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Dane County
(Montrose Township)
Paoli Cemetery
Tombstone Photos

These photos were generously taken and contributed to these pages by Larry & Linda Kopet!   Please take a moment to thank them for this terrific resource!  Use your back browser button to return to this page. Please note that these generous contributions do not necessarily depict all tombstone photographs for a given cemetery.

Anderegg, Otto and Elsie A.
Andrews, Alonzo
Andrews, Elizabeth
Baker, Lida Ione
Baker, Margaret Iris
Baumgartner, Kenneth R.
Baumgartner, V. Lloyd and Mabel
Berg, John and family
Blum, Jacob F. and Iona C.
Clark, Pliny and Valeria
Cox, Bennie and Norma J.
Disch, Otto and Anna
Disch, Phillip R. and Ellen C
Dorance, Elvira P.
Duerst, Albert
Duerst, Alfred J. and Katherine
Duerst, Hilda M.
Duerst, John Jacob and Minnie
Duerst, Nicolaus and Verena
Ellefs, Edwin S.
Elsing, Elmer Laverne and Nancy
Farr, Emily
Farr, Marcus H. and Frances L
Fetzer, John B. and Lucy
Gilmore, Louis
Green, Alice Clark
Green, Ann
Green, Luther F.
Griffith, Fannie
Griffith, Wm. H.
Hendrickson, Albert O. and family
Jackson, Henry and Emma
Jackson, John M.
Jackson, Roy and Carrie M.
Judd, Edgar A. and Bessie B.
Judd, Edgar D. and Dorothy A.
Judd, Edson E. and Addie P.
Judd, Eurena L.
Judd, Josephine H.
Judd, Nettie
Kuenzi, William E.
Legler, Norman E. and Emilie
Little, Henry and Selina
Little, Richard and family
Luchsinger, Fred and Euphemia
MacLeod, Cindy Lou
Manson, John C. and Luella E.
Marty, Matt D. and family
Marty, Rudy and Eliesa
Matts, Calista E.
Matts, Ella Ione
Matts, Peter W. and Helen R.
Meier, Fred and Julia
Milem, Eliza
Milem, Lydia
Milem, Mathew
Morton, Calvin
Morton, Hallie
Offerdahl, Jurgen (Chet)
Palmer, Julius and family
Palmer, Stanley W. and Mary
Palmer, Wayne H. and Julia C.
Paoli Cemetery Sign,  
Pauli, Fred and Kathryn
Pulver, Roland H.
Ralya, Dr. D.H. and Eleanor
Reilly, G.W.
Reilly, Helen
Rice, Adelbert and family
Rice, unclear
Schnake, Rev. Paul and Lois M.
Sias, James W.
Simpson, Daisy
Starks, George F.
Suter, Jacob and Mina
Tachon, Gordon A. and Delores
Thorton, Edwin J.
Utley, Sena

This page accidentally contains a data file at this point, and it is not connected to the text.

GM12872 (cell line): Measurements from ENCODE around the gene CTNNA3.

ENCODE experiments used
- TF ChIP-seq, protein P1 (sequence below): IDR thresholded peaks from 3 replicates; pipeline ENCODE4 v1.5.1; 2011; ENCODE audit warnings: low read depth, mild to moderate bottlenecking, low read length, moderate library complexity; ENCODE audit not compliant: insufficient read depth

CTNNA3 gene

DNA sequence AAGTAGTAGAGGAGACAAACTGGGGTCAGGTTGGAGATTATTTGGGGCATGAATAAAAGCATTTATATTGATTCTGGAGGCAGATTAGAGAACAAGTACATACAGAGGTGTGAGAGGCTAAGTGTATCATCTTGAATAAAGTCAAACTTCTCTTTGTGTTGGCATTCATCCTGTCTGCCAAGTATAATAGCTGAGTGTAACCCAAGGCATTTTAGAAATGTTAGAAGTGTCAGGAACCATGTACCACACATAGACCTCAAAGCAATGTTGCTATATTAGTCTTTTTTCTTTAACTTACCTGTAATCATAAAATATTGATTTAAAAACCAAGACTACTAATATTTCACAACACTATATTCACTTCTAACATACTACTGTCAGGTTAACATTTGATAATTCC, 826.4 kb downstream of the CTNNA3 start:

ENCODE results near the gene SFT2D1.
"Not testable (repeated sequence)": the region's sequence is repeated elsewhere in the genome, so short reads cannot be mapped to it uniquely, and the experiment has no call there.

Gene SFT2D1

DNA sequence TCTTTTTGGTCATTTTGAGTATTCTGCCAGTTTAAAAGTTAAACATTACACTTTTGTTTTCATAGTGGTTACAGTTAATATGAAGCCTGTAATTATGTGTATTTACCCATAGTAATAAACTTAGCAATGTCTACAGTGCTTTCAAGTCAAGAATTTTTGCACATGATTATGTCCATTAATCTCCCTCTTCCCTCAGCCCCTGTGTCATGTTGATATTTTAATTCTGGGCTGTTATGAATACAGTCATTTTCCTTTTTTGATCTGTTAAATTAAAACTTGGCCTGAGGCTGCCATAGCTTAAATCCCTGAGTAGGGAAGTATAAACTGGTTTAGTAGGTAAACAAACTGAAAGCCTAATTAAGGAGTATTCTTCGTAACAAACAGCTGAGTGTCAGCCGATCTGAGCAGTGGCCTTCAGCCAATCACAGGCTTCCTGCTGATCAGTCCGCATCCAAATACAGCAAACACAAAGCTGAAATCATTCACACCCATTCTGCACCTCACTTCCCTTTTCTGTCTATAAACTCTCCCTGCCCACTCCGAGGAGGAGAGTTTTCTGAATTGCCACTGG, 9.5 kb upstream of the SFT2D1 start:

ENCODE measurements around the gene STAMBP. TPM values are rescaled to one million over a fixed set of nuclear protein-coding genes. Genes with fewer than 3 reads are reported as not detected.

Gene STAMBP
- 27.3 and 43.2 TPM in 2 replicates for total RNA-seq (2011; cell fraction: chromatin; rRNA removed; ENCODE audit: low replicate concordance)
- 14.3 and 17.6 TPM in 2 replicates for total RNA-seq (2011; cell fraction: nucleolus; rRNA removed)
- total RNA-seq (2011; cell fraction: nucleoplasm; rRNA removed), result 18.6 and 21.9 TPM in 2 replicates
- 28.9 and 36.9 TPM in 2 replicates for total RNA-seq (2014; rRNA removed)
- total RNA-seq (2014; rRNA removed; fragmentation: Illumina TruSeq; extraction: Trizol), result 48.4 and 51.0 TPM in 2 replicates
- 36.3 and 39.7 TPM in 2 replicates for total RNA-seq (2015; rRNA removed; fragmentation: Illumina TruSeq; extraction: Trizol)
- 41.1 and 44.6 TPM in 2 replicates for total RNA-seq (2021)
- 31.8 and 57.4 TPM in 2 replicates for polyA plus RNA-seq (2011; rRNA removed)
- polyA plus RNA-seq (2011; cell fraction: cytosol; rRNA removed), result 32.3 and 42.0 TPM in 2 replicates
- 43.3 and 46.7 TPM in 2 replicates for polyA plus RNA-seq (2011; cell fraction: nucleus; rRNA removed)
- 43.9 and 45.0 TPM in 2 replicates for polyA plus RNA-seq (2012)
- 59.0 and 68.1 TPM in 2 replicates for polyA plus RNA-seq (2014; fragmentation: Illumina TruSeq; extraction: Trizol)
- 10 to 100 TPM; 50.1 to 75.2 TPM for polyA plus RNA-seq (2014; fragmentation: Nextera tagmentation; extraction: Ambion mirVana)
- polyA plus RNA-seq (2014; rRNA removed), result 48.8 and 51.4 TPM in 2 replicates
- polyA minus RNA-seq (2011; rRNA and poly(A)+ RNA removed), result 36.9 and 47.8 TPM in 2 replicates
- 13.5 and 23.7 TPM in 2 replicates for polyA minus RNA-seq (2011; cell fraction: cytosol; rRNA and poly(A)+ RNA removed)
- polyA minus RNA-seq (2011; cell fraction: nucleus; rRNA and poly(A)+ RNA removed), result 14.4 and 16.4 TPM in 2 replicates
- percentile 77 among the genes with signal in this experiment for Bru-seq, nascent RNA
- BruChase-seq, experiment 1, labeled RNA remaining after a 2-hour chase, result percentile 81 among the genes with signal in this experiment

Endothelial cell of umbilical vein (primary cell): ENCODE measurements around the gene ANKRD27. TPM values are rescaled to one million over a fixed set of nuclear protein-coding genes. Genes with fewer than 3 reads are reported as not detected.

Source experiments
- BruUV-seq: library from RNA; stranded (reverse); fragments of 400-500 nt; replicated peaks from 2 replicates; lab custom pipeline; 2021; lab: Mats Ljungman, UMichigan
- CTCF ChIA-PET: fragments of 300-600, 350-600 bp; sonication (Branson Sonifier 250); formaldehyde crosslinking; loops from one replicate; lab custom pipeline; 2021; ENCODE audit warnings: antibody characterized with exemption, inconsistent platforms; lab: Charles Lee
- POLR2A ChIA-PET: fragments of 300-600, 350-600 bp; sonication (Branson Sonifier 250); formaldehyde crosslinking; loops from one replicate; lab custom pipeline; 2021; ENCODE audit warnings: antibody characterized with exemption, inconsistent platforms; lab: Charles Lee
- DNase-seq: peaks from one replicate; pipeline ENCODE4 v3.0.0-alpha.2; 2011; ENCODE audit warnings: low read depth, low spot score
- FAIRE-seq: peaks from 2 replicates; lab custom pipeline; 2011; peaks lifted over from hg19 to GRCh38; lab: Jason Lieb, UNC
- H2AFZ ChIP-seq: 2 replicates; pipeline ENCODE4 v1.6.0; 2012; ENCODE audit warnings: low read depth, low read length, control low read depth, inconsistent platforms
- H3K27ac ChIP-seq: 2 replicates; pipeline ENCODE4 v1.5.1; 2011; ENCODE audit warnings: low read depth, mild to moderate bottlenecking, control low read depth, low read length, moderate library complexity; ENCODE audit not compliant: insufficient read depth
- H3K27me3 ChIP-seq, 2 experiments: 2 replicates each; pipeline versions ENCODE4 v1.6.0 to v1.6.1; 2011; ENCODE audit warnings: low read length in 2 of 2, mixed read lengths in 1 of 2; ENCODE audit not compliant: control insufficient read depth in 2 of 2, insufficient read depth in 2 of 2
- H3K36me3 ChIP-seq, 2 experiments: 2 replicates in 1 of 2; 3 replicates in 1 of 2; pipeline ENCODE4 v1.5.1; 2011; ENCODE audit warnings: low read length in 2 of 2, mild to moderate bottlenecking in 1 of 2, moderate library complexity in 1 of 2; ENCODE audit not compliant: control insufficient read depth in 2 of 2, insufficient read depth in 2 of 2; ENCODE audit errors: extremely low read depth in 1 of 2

Wandfluh, Arnold
Weath, Raymond A. Sr.
Webb, James
Wells, Alonzo G. and Sophia L
Whitney, Horace
Whitney, Julian D.
Wittmer, John W. and Mavis J.
Zysset, Rudolf and family

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WISCONSIN MUNICIPALITIES: Cities Towns, and Villages, often referred to as 'municipalities' in Wisconsin law, are the governmental units that relate most directly to citizens' everyday lives.

TOWNS, like counties, were created by the state to provide basic municipal services. Rooted in New England and New York tradition, town government came to Wisconsin with the settlers, but Wisconsin towns were not like their Eastern counterparts that reflected the existing patterns of local settlement. In Wisconsin, towns are geographical subdivisions of counties. Towns originally served (and for the most part they continue to serve) rural areas. Towns govern those areas of Wisconsin not included in the corporate boundaries of cities and villages.

The difference between "township" and "town" often confuses the public. In Wisconsin, "township' refers to the surveyor's township which was laid out to identify land parcels within a county. Theoretically. a township is a square tract of land, measuring six miles on a side for a total of 36 square miles in the unit. Each township is divided into 36 sections. "Town", as the word is used in Wisconsin, denotes a specific unit of government. It's boundaries may coincide with the surveyor's township or it may look quite different. A Town may include one, parts of or several townships.

CITIES and VILLAGES, often referred to as "incorportated areas", govern territory where population is more concentrated. In general, minimum population for incorporation as a village is 150 residents for an isolated village and 2,500 for a metropolitan village located in a more densely settled area. For cities, the minimums are 1,000 and 5,000 respectively. As cities and villages are incorporated, they are carved out of the town territory and become independent units no longer subject to the town's control. The remainder of the town may take on a 'Swiss cheese" configuration as its area is reduced.

[Information above taken from "State of Wisconsin Blue Book 1997-1998"]

ProjectCopyright Notice: These generous contributions do not necessarily depict all tombstone photographs for a given cemetery. The source for many of the cemetery names and placenames on these pages come from Cemetery Locations in Wisconsin, 3rd edition, compiled by Linda M. Herrick and Wendy K. Uncapher. The book is published by Origins at 4327 Milton Ave. Janesville, WI 53546. All files on this site are copyrighted by their creator and/or contributor. They may be linked to but may not be reproduced on another site without specific permission from Tina Vickery [] and/or their contributor. Although public information is not in and of itself copyrightable, the format in which they are presented, the notes and comments, etc., are. It is however, quite permissable to print or save the files to a personal computer for personal use ONLY.

This page was last updated 20 November 2012